A CITIZEN'S GUIDE ON USING THE FREEDOM OF INFORMATION ACT
AND THE PRIVACY ACT OF 1974 TO REQUEST GOVERNMENT RECORDS
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VII. G. 3. Medical Records
Medical records maintained by Federal agencies--for example, records at Veterans Administration hospitals--are not formally exempt from the Privacy Act's access provisions. However, the Privacy Act authorizes a special procedure for medical records that operates, at least in part, like an exemption. Agencies may deny individuals direct access to medical records, including psychological records, if the agency deems it necessary. An agency normally reviews medical records requested by an individual. If the agency determines that direct disclosure is unwise, it can arrange for disclosure to a physician selected by the individual or possibly to another person chosen by the individual.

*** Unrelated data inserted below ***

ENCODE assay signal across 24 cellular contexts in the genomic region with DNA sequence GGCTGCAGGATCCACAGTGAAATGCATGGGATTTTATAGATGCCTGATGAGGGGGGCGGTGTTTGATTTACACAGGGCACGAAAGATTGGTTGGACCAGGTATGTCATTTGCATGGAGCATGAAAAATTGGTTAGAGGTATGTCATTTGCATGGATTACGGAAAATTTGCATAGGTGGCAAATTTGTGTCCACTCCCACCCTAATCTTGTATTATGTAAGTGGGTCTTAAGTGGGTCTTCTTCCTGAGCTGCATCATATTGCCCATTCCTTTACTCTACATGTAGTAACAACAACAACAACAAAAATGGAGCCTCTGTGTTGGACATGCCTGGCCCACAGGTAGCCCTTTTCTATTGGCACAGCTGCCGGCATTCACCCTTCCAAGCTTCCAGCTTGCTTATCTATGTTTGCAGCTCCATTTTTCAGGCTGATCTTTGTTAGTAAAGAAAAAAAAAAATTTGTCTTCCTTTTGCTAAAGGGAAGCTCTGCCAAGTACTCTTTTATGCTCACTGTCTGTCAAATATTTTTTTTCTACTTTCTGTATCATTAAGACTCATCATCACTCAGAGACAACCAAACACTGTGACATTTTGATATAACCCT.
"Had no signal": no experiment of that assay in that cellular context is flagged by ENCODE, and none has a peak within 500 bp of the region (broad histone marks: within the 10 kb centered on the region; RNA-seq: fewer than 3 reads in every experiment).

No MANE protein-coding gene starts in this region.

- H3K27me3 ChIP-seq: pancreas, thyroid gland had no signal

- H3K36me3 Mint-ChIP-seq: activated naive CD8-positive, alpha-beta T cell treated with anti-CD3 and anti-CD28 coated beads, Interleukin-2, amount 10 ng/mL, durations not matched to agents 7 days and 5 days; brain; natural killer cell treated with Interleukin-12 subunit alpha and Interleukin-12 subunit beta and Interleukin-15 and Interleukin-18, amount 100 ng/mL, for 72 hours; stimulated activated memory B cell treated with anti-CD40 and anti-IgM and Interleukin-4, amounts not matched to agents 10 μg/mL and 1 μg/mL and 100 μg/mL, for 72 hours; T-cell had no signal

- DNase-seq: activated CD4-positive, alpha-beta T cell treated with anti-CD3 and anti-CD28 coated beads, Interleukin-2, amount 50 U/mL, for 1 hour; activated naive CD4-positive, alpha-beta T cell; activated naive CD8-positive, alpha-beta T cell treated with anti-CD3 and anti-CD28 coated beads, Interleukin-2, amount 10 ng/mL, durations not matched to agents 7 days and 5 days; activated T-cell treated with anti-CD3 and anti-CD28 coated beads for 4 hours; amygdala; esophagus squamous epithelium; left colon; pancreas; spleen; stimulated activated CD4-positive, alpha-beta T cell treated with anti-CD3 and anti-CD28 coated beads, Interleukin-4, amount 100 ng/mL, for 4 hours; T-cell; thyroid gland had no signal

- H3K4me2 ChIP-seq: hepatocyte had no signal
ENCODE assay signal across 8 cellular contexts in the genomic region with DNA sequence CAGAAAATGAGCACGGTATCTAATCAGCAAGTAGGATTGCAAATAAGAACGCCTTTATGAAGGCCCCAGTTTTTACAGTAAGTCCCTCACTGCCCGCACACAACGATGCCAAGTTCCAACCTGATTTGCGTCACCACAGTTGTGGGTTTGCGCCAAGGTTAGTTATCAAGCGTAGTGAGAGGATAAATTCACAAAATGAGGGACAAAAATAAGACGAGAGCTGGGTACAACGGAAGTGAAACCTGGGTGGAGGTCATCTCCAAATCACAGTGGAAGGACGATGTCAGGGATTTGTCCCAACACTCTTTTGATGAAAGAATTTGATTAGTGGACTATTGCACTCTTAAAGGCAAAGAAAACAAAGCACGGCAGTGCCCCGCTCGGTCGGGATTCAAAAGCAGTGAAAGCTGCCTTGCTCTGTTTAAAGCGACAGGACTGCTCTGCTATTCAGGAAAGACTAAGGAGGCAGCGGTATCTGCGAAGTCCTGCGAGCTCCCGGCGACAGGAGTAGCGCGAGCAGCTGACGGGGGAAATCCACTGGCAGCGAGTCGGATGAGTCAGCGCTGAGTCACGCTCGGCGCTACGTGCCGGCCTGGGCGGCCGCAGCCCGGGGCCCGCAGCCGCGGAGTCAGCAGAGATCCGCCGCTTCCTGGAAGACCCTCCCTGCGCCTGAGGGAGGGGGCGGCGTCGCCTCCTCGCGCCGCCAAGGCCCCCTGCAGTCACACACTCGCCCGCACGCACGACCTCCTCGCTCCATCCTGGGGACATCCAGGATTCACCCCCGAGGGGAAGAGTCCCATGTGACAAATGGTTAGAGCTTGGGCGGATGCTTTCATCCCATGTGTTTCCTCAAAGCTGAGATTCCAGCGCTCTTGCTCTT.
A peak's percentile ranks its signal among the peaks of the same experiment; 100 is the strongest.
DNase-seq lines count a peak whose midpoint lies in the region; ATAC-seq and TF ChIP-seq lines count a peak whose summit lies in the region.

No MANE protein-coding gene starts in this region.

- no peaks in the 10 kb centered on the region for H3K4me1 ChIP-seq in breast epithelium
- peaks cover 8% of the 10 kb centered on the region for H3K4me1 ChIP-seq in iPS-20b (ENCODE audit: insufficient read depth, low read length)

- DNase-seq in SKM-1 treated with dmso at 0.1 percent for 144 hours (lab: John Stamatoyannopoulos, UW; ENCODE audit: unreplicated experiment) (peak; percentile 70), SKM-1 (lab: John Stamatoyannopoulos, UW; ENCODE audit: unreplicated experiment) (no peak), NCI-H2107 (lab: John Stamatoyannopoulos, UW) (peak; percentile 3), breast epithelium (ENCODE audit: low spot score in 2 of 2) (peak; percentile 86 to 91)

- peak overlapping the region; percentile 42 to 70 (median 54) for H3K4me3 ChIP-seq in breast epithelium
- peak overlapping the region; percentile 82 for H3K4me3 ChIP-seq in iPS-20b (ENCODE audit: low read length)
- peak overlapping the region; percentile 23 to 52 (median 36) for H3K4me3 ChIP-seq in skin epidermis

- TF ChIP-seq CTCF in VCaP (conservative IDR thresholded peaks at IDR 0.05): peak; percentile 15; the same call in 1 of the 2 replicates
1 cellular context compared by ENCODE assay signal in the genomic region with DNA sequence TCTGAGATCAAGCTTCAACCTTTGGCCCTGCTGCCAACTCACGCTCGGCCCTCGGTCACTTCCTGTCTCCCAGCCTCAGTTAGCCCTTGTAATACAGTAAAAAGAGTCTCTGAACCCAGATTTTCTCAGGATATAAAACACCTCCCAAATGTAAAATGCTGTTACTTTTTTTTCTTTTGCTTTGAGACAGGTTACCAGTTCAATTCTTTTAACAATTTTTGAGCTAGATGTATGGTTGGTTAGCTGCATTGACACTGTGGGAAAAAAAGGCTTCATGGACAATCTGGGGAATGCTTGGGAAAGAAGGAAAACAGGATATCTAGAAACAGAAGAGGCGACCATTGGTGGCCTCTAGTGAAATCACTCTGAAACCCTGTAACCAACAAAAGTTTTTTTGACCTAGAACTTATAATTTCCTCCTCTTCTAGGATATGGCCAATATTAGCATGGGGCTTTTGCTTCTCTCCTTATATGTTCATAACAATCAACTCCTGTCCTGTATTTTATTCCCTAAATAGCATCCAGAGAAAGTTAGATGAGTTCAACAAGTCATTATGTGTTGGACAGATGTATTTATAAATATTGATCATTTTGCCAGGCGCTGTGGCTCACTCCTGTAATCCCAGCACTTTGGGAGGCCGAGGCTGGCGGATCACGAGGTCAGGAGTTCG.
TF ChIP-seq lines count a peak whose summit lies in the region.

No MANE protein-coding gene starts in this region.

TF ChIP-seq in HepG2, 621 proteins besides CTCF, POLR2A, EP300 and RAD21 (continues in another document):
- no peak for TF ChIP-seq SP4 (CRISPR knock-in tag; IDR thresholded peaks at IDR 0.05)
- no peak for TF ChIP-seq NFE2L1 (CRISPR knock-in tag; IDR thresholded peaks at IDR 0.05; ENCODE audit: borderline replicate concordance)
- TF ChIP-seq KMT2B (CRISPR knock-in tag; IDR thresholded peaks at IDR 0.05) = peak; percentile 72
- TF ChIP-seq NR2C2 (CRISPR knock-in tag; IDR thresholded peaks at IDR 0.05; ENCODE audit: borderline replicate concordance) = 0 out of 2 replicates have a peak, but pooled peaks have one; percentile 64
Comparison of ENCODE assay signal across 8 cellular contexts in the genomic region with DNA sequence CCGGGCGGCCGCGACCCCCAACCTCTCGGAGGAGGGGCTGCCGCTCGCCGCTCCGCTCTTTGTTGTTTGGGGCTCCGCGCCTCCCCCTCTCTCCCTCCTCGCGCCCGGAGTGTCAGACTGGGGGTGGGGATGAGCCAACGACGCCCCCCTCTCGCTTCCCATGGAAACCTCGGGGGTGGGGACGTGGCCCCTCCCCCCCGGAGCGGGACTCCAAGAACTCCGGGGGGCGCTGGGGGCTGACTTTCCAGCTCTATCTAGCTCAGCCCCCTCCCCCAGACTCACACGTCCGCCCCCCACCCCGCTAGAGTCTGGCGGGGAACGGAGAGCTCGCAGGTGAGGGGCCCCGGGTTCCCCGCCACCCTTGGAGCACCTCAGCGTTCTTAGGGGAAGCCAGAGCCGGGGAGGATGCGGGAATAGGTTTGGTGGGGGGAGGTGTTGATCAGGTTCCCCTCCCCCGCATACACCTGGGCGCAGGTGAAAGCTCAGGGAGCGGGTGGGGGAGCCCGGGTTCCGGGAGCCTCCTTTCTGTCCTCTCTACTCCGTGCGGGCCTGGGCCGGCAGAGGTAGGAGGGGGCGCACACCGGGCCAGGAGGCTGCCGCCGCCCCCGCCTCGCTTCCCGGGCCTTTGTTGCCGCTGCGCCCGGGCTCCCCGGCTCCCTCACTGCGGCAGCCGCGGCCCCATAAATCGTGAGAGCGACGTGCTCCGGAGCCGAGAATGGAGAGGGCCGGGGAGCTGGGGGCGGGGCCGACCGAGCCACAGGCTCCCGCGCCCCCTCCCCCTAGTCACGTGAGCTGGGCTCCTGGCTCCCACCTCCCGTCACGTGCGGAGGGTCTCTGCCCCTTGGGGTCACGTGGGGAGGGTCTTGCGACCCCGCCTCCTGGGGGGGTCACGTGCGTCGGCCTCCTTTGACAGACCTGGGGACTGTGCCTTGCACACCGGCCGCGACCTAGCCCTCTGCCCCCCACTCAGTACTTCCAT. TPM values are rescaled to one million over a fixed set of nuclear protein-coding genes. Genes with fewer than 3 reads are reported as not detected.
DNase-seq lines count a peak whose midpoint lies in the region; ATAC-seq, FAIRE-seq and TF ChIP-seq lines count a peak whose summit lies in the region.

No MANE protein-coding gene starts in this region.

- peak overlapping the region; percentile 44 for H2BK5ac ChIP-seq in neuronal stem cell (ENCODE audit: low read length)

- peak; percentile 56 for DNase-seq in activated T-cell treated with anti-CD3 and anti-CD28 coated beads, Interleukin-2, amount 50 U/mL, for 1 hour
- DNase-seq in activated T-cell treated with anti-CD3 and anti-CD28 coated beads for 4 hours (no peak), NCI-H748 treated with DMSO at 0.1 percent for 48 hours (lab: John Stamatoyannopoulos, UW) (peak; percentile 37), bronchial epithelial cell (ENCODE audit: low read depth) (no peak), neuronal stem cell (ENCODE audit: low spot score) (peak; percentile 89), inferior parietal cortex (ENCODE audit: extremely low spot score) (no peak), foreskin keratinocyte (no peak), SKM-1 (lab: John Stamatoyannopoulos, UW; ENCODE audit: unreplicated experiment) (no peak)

4. Litigation Records
The Privacy Act's access provisions include a general limitation on access to civil litigation records. The act does not require an agency to disclose to an individual any information compiled in reasonable anticipation of a civil action or proceeding. This limitation operates like an exemption, although there is no requirement that the exemption be applied by regulation to a system of records before it can be used.